The Missouri Reader Vol. 41, Issue 2 - Page 17

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Pressley, M., Duke, N.K., Gaskins, I.W, Fingeret, L., Halladay, J., Hilden, K., et al. (2009). Working with struggling readers: Why we must get beyond the simple view of reading and visions of how it might be done. In T. Gutkin & C.R. Reynolds (Eds.), The handbook of school psychology (4th ed., pp. 522-547). New York: Wiley.

Rosenblatt, L. (1978). The Reader, the Text, the Poem: The transactional theory of the literary work. Carbondale: Southern Illinois University Press.

Severrvallo, J. (2015). The Reading Strategies Book. Portsmouth, NH: Heinemann

Severrvallo, J. (2017). The Writing Strategies Book. Portsmouth, NH: Heinemann

Scribner, S. & Cole, M. (1981). The Psychology of Literacy. Cambridge: Harvard University Press.

Scribner, S. & Cole, M. (1988). Unpackaging Literacy. In E.R. Kintgen, B.M. Kroll, & M. Rose (Eds.). Perspectives on Literacy. (pp. 57-70). Carbondale: Southern Illinois Press.

Searle, J.R. (1995). The construction of social reality. New York: Free Press.

Smagorinsky, P. (2001). If meaning is constructed, what is it made from? Toward a cultural theory of reading. Review of Educational Research, 71 (1), 133-169.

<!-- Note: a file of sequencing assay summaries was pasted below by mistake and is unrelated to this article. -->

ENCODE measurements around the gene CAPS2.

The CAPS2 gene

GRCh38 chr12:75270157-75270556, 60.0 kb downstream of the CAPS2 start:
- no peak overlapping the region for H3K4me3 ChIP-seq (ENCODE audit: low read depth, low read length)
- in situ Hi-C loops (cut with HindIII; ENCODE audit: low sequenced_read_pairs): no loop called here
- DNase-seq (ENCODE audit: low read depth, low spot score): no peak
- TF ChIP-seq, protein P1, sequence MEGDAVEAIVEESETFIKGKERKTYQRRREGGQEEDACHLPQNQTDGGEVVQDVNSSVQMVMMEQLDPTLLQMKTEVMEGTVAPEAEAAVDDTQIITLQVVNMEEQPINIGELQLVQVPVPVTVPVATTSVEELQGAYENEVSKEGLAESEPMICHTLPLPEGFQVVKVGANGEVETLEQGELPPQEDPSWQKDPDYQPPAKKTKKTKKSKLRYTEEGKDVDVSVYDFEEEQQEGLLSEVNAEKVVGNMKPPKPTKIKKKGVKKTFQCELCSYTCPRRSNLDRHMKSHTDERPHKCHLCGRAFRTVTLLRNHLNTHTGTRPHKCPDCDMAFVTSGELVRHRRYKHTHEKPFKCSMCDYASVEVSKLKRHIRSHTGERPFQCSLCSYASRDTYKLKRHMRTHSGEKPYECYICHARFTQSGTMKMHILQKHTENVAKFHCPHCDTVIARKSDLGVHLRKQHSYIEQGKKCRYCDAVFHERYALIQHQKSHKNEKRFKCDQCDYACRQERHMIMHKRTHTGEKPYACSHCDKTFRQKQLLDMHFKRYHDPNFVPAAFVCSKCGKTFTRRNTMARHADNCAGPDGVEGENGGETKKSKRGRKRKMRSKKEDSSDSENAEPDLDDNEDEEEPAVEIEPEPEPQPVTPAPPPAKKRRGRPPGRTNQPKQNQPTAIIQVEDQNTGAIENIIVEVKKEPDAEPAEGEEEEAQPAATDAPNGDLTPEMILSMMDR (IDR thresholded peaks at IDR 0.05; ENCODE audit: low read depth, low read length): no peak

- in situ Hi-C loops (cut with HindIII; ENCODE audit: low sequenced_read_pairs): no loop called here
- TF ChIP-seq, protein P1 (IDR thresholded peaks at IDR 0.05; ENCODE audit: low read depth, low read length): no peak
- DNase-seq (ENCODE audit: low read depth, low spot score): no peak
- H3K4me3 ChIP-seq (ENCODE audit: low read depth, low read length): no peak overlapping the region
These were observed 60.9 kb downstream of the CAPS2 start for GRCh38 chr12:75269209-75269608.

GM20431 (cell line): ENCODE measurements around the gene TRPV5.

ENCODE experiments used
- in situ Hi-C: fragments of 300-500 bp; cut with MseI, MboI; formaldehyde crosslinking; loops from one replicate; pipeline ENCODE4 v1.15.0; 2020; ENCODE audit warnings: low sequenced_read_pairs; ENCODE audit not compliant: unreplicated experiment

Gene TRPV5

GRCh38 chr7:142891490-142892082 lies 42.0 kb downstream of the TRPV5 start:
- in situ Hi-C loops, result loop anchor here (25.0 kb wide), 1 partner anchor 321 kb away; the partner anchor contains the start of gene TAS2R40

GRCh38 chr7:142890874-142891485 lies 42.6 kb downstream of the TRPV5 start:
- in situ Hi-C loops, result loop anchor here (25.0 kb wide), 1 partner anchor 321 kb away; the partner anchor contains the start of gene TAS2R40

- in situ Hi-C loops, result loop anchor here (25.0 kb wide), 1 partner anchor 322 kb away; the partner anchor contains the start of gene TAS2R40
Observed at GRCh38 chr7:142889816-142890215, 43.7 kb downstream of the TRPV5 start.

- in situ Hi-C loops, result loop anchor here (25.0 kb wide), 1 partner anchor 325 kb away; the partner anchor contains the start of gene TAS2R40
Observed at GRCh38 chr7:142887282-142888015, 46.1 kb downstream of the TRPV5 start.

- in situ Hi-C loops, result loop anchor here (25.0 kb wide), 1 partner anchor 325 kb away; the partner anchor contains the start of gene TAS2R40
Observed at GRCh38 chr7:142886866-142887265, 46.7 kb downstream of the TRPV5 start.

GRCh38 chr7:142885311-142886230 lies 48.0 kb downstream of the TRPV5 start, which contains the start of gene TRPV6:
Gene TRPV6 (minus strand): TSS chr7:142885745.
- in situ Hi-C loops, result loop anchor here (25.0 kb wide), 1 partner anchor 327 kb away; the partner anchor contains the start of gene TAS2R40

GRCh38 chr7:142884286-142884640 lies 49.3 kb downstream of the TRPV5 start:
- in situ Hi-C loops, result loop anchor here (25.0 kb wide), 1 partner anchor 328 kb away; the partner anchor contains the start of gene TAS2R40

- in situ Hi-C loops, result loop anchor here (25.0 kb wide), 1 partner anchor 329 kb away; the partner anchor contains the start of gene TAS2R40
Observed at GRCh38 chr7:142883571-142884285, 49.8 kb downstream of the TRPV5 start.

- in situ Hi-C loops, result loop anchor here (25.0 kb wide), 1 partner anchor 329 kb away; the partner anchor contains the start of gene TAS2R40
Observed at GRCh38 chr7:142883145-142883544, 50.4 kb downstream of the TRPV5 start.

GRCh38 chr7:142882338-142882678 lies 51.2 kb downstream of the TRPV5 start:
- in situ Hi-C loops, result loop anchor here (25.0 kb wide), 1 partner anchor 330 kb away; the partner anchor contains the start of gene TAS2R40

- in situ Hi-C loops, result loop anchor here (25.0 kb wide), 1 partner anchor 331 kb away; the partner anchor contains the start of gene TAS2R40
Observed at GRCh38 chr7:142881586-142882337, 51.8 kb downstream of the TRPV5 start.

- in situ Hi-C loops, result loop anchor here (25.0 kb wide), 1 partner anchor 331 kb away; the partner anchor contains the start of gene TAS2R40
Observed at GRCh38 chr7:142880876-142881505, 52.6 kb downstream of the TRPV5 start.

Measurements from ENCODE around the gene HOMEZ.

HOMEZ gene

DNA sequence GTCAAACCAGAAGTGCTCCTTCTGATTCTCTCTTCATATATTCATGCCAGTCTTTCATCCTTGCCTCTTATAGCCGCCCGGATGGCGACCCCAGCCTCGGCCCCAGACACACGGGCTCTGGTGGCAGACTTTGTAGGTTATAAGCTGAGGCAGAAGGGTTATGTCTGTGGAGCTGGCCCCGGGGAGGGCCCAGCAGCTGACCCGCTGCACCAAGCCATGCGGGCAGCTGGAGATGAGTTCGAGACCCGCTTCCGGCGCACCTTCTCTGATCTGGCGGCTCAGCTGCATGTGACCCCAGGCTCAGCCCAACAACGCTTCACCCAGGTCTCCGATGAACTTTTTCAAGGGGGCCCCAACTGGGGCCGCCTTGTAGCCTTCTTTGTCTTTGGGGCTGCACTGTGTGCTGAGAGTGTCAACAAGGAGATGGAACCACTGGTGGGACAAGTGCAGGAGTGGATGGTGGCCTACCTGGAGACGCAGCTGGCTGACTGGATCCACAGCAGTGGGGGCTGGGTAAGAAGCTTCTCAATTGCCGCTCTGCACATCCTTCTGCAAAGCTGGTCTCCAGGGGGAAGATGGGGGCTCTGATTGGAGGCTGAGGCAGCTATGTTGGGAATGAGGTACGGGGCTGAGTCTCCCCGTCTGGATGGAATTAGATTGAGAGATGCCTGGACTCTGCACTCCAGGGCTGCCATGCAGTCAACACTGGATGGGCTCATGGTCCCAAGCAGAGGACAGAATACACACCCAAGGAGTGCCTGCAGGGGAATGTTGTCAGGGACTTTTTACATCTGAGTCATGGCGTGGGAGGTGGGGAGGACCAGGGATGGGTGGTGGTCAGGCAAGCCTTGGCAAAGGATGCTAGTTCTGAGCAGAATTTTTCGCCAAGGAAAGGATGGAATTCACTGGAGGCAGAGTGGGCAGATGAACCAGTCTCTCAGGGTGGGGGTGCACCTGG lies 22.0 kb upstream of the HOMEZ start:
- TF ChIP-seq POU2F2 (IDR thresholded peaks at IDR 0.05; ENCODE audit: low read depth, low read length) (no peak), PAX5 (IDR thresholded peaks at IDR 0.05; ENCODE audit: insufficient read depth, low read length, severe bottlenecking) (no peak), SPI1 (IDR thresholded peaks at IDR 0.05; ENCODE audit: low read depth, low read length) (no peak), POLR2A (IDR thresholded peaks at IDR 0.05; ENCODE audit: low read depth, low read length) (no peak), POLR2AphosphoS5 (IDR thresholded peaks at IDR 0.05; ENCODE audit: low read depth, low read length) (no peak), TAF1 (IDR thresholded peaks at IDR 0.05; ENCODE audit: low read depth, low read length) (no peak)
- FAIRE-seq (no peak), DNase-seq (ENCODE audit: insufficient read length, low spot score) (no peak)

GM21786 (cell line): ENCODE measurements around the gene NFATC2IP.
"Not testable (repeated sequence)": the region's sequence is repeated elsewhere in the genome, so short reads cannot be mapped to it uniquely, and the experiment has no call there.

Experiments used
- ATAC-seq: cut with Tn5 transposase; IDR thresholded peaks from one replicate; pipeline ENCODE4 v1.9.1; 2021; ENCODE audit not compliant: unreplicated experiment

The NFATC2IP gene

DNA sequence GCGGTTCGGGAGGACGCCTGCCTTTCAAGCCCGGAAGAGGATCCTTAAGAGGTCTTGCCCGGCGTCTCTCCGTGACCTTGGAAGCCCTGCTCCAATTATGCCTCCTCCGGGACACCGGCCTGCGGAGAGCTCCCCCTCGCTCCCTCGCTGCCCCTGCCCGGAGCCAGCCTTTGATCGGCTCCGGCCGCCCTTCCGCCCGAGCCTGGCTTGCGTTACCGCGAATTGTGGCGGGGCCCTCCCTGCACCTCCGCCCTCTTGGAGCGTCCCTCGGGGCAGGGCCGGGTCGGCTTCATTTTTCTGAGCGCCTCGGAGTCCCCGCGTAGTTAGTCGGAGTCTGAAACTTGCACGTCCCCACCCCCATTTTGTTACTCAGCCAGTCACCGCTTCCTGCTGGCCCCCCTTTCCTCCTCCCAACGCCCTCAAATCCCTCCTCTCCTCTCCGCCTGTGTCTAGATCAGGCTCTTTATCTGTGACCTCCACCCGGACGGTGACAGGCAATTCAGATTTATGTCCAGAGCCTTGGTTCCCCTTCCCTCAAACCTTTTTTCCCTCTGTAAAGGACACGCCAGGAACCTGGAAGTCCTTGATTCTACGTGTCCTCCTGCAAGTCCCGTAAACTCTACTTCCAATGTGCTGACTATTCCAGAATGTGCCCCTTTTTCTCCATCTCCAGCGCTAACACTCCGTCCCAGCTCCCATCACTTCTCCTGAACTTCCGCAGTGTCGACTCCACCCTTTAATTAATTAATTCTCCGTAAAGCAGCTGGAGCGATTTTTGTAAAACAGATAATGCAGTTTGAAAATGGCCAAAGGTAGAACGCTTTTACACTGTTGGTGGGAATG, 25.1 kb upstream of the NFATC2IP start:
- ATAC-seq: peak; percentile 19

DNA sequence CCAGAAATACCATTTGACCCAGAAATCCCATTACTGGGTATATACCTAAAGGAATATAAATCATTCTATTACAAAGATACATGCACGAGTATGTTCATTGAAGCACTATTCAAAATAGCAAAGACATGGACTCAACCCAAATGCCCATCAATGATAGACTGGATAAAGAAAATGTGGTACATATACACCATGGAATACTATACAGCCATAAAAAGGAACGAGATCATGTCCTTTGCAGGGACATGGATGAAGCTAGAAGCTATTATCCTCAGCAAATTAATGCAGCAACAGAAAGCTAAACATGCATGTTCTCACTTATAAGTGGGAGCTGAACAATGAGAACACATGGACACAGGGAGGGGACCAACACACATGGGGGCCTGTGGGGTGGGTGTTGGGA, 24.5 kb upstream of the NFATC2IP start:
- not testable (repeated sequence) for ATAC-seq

Snow, C. (Ed.). (2002). Reading for understanding: Toward an R & D program in reading comprehension. Santa Monica, CA: RAND

Street, B. V. (1995). Social literacies. London: Longman.

Tompkins, J. (Ed.). (1980). Reader-Response from Formalism to Post-Structuralism. Baltimore, MD: Johns Hopkins University Press.

Tracey, D.H., & Morrow, L.M. (2014). Best practices in early literacy: Preschool, kindergarten, and first grade. In L.B. Gambrell and L.M. Morrow (Eds.), Best practices in literacy instruction (5th ed., pp. 85-106). New York: The Guilford Press.

Vygotsky, L. V. (1978). Mind in society. (M. Cole, Trans.). Cambridge, MA: Harvard University Press.

Wilson, P.G., Martens, P., Arya, P., & Altwerger, B. (2004). Readers, instruction, and the NRP. Phi Delta Kappan, 3, 242-246.

Wood-Ray, K. & Laminick, L. (2001). The Writing Workshop: Working through the Hard Parts (And They're All Hard Parts). Portsmouth, NH: Heinemann

During his 43-year career in education Dr. Sam Bommarito taught every grade K through graduate school, primarily in Title 1 buildings as a reading specialist and staff

developer. Although he retired in 2015, he continues to be active in the literacy world as co-editor of The Missouri Reader and board member of the state and local IRA, as well as various volunteer contributions.

Dr. William Kerns is an Assistant Professor of Education at Harris-Stowe State University. Dr. Kerns worked in Central Florida as a high school reading teacher, reading specialist, English teacher, and a

curriculum specialist prior to entering higher education.

Try Alternative Ways to Check for Comprehension

One concern that is currently being raised by Burkins and Yaris (2016) is the overuse of multiple-choice based questions when assessing comprehension. Our view is that multiple choice questions have a role, especially when doing summative assessments for large groups. However, their use in ongoing assessments should be limited to giving students enough exposure to them, so they are able to handle this form of questioning when they meet them in the various standardized testing that seems to have become the norm in today’s literacy programs